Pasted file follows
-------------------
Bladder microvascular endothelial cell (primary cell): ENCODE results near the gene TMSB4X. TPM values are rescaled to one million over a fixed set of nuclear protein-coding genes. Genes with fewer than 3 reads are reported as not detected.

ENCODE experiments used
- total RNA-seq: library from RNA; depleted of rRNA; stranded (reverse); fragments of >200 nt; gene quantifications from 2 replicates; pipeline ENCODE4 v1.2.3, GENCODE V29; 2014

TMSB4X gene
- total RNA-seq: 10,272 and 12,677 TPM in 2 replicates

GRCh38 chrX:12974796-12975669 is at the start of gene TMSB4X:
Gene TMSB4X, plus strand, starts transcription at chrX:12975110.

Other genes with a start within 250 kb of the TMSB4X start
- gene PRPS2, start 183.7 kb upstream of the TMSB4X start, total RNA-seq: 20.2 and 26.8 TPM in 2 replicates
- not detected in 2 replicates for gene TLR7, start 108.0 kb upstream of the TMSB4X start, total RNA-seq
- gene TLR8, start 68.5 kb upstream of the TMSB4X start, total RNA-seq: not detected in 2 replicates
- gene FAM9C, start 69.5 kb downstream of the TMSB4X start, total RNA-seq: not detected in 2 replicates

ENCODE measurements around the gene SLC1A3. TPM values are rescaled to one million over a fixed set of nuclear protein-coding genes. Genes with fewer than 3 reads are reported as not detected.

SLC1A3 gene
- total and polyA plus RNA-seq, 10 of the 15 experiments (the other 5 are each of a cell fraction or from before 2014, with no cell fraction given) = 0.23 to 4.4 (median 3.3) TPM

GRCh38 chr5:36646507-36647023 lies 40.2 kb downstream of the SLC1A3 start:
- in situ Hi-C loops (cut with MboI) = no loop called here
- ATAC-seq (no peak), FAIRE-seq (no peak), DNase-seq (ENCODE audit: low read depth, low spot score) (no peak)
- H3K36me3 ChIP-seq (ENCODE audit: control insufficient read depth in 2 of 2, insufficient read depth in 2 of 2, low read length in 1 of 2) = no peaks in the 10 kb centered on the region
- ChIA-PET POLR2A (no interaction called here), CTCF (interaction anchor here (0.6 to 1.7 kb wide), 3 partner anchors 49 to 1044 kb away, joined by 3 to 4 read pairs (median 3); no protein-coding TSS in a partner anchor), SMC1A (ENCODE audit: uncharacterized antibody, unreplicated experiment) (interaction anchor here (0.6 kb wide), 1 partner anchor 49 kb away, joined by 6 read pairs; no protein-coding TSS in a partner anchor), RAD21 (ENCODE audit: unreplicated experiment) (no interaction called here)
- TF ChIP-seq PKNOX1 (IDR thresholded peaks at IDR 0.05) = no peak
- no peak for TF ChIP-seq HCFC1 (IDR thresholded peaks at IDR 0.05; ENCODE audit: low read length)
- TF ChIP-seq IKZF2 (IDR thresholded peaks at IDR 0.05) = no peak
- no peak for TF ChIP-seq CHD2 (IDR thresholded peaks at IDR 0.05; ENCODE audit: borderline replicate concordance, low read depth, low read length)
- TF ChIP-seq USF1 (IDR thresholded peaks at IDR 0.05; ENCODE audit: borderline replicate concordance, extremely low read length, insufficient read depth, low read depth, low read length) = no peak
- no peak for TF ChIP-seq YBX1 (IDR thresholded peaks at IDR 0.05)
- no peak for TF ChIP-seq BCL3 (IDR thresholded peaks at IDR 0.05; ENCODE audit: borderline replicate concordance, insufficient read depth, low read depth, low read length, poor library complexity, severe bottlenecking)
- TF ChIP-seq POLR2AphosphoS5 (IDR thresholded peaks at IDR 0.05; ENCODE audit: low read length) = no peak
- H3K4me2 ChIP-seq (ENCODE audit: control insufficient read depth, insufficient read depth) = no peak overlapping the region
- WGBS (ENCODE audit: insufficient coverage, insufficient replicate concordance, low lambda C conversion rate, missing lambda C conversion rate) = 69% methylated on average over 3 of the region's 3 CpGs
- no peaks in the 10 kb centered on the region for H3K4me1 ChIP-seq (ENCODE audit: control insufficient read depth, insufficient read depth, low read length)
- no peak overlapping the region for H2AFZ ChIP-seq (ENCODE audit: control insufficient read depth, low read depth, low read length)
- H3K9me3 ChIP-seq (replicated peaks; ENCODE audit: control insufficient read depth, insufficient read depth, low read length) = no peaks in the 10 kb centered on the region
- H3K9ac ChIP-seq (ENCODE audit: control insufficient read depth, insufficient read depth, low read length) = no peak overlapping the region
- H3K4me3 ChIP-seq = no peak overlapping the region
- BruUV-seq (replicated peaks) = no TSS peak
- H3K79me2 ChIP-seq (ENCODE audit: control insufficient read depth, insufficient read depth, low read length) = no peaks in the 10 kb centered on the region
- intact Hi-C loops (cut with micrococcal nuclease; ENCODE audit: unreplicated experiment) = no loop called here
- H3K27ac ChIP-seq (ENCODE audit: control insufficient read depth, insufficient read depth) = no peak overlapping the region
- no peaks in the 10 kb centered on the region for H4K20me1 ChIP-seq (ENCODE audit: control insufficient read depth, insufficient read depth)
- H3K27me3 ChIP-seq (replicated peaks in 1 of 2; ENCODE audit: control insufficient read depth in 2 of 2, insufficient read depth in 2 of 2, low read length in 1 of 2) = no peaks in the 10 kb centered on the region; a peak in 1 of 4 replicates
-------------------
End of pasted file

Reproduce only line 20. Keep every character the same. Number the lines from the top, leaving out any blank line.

- ChIA-PET POLR2A (no interaction called here), CTCF (interaction anchor here (0.6 to 1.7 kb wide), 3 partner anchors 49 to 1044 kb away, joined by 3 to 4 read pairs (median 3); no protein-coding TSS in a partner anchor), SMC1A (ENCODE audit: uncharacterized antibody, unreplicated experiment) (interaction anchor here (0.6 kb wide), 1 partner anchor 49 kb away, joined by 6 read pairs; no protein-coding TSS in a partner anchor), RAD21 (ENCODE audit: unreplicated experiment) (no interaction called here)